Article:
Re: [secdir] Secdir review of draft-turner-md4-to-historic-08

Catherine Meadows <catherine.meadows@nrl.navy.mil> Mon, 13 December 2010 23:12 UTC

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From: Catherine Meadows <catherine.meadows@nrl.navy.mil>
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Date: Mon, 13 Dec 2010 18:21:10 -0500
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To: Sean Turner <turners@ieca.com>
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Subject: Re: [secdir] Secdir review of draft-turner-md4-to-historic-08
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Hi Sean:

My apologies for my late response.  I've been doing a lot of traveling and, due to an accident with my laptop,
not checking my email as much as I should have.

My response are also inline.

Cathy

On Dec 6, 2010, at 9:05 AM, Sean Turner wrote:

> Catherine,
> 
> Thanks for the review.  Responses inline.
> 
> spt
> 
> On 12/3/10 5:37 PM, Catherine Meadows wrote:
>> I have reviewed this document as part of the security directorate's
>> ongoing effort to review all IETF documents being processed by the
>> IESG.  These comments were written primarily for the benefit of the
>> security area directors.  Document editors and WG chairs should treat
>> these comments just like any other last call comments.
>> 
>> 
>> This document recommends that the MD4 hash algorithm be retired and moved to historic status and gives
>> the rationale for doing this, namely its known vulnerability to collision and pre-image attacks. The impact is mostly minimal, except
>> for three Microsoft RFCs that are still supported in various versions of  Windows and the RADIUS and EAP RFCs .  It would be helpful to learn what other algorithms
>> these OSs and RFCs support.  This would give a better idea of the effect of dropping MD4; if there are other alternatives supported by the OS's
>> the impact should be minimal here as well.
> 
> I it might be hard to explain what alternatives are in each of the OS's because it depends a lot on what version/release/path combo is being used.  I think RFC 4757 hints pretty strongly that aes256-cts-hmac-sha1-96 is supported because it says to use that alg instread of RC4-HMAC.

OK.
> 
>> Other than that, I have no problems with the decision or rationale.  I agree, as I am sure that everyone else does, that MD4
>> should be retired.
>> 
>> Some nits:
>> 
>> 1.  "Section 6 also discussed" should be "Section 6 also discusses"   This occurs in several places.
> 
> Fixed
> 
>> 2. " The RC4-HMAC is supported in Microsoft's Windows 2000 and
>>            later for backwards compatibility with Windows 2000. "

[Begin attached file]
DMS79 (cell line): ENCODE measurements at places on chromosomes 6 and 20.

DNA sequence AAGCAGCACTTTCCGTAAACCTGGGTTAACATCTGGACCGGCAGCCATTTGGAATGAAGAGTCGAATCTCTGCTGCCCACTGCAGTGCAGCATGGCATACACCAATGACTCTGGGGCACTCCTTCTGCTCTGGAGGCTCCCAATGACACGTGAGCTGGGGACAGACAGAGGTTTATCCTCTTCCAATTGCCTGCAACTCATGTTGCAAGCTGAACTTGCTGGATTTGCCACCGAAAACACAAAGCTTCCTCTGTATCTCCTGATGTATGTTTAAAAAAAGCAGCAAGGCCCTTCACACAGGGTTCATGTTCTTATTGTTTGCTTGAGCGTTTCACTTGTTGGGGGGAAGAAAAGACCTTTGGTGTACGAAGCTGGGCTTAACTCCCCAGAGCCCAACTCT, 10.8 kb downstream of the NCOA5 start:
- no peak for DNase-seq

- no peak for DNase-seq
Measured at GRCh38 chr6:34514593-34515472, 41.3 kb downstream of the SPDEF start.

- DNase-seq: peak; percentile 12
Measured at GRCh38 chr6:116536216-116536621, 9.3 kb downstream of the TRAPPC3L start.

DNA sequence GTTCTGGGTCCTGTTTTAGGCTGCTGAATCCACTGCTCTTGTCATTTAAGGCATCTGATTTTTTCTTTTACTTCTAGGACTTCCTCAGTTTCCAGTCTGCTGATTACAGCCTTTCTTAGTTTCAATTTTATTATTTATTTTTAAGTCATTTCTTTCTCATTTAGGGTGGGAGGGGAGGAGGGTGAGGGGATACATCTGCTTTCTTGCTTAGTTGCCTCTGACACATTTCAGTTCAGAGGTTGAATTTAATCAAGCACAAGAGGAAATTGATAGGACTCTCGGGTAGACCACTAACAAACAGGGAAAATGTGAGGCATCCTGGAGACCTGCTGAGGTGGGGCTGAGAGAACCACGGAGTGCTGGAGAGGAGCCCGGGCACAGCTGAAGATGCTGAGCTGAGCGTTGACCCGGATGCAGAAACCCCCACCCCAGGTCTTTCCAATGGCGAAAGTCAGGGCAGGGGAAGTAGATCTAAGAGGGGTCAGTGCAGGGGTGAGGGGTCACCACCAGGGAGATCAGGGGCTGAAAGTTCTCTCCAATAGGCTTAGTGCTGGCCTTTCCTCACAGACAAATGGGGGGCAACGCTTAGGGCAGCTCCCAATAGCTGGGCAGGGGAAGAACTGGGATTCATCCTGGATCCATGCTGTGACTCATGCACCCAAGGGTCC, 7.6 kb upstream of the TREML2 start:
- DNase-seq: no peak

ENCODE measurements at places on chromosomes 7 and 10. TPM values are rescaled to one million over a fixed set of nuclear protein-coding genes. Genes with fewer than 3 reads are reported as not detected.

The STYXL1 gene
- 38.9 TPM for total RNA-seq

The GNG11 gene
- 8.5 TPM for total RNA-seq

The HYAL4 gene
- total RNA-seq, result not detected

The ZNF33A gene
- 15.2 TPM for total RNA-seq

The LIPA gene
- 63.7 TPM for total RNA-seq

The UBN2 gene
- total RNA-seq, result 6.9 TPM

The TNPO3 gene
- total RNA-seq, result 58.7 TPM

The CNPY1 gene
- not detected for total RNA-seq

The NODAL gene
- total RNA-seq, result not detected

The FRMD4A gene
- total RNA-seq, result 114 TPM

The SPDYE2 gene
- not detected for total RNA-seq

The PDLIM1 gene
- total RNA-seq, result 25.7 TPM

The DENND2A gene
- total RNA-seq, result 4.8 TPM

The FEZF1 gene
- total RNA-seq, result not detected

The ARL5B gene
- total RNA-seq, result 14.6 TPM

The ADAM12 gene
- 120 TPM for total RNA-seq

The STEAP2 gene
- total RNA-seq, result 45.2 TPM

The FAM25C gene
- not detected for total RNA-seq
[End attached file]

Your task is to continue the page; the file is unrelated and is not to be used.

>> later supported by what?  I assume later versions of Windows, but it is probably a good idea to make this clear.
> 
> r/later/later versions of Windows
> 
>> 3. When you say that with one exception the impact of retiring MD4 would be minimal, it would be a good idea to mention that exception upfront.
>> It is fairly clear after you read the whole impact section  that the exception is the Microsoft RFCs, but nowhere where is that  said explicitly.
> 
> How about:
> 
> The impact of moving MD4 to Historic is minimal with the one exception of Microsoft's use of MD4 as part of RC4-HMAC in Windows, the as described below.

Sounds good.  
> 
>> 4.  I'm not sure wether or not   the discussion of MD4's resistance against key recovery attack really belongs in the impacts section (in the discussion
>> of RC4-HMAC).  It might give the impression that RC4-HMAC is secure against key recovery, and, given the other attacks found against MD4, it is reasonable
>> to believe that this security is only temporary.  I would suggest putting this discussion in the security considerations section, and also, wherever it does end up, adding the appropriate
>> caveats.
> 
> I'm hesitant to move the text because it's in there specifically to address a comment by Sam Hartman.

OK, the location of the text is not that big a deal.
> 
> My understanding of MD4's use in RC4-HMAC is that MD4 is used to generate a key from a password and then that key is used as input to HMAC-MD5.  So I am actually saying that RC4-HMAC is secure against key recovery attacks but this is entirely because HMAC-MD5 is used.  In other words, when HMAC-MD5 is broken then RC4-HMAC is broken.

OK, I misunderstood.  If I'd read the text a little more carefully I might  have figured it out, but the text is a little ambiguous at first glance.  It could be interpreted to mean
that RC4-HMAC uses MD4 for key protection, but relies on some other property than collision resistance, which perhaps eventually also be broken.  Here is my suggestion for
a clarification, based on what you said:

The RC4-HMAC is supported in Microsoft's Windows 2000 and
           later for backwards compatibility with Windows 2000.  As
           [RFC4757] stated, RC4-HMAC doesn't rely on the collision
           resistance property of MD4, but uses it to generate a key from a password, which is then
           used as input to HMAC-MD5.   For an attacker to recover the
           password from RC4-HMAC, the attacker first needs to recover
           the key that is used with HMAC-MD5.  As noted in
           [ID.turner-md5-seccon-update], key recovery attacks on HMAC-
           MD5 are not yet practical.

Catherine Meadows
Naval Research Laboratory
Code 5543
4555 Overlook Ave., S.W.
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phone: 202-767-3490
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email: catherine.meadows@nrl.navy.mil